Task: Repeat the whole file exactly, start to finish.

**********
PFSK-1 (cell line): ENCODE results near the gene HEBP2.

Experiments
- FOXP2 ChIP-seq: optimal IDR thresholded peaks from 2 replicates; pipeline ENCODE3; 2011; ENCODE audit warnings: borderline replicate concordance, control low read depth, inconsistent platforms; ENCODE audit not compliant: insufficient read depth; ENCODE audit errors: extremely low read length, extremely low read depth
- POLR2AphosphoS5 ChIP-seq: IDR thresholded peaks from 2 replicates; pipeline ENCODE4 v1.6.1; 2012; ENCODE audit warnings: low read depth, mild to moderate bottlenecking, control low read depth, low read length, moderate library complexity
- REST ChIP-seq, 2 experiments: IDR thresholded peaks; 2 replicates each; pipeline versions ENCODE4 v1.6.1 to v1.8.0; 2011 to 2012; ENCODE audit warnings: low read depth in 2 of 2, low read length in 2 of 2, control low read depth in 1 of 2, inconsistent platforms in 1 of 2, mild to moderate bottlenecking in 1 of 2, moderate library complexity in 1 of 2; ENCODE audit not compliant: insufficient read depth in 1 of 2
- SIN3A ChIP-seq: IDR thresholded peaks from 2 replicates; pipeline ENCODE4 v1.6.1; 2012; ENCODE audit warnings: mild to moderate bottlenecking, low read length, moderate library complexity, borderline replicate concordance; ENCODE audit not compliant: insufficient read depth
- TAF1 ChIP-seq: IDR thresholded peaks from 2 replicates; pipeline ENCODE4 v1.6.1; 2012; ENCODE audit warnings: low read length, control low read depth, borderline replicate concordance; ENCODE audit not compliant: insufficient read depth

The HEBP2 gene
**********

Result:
PFSK-1 (cell line): ENCODE results near the gene HEBP2.

Experiments
- FOXP2 ChIP-seq: optimal IDR thresholded peaks from 2 replicates; pipeline ENCODE3; 2011; ENCODE audit warnings: borderline replicate concordance, control low read depth, inconsistent platforms; ENCODE audit not compliant: insufficient read depth; ENCODE audit errors: extremely low read length, extremely low read depth
- POLR2AphosphoS5 ChIP-seq: IDR thresholded peaks from 2 replicates; pipeline ENCODE4 v1.6.1; 2012; ENCODE audit warnings: low read depth, mild to moderate bottlenecking, control low read depth, low read length, moderate library complexity
- REST ChIP-seq, 2 experiments: IDR thresholded peaks; 2 replicates each; pipeline versions ENCODE4 v1.6.1 to v1.8.0; 2011 to 2012; ENCODE audit warnings: low read depth in 2 of 2, low read length in 2 of 2, control low read depth in 1 of 2, inconsistent platforms in 1 of 2, mild to moderate bottlenecking in 1 of 2, moderate library complexity in 1 of 2; ENCODE audit not compliant: insufficient read depth in 1 of 2
- SIN3A ChIP-seq: IDR thresholded peaks from 2 replicates; pipeline ENCODE4 v1.6.1; 2012; ENCODE audit warnings: mild to moderate bottlenecking, low read length, moderate library complexity, borderline replicate concordance; ENCODE audit not compliant: insufficient read depth
- TAF1 ChIP-seq: IDR thresholded peaks from 2 replicates; pipeline ENCODE4 v1.6.1; 2012; ENCODE audit warnings: low read length, control low read depth, borderline replicate concordance; ENCODE audit not compliant: insufficient read depth

The HEBP2 gene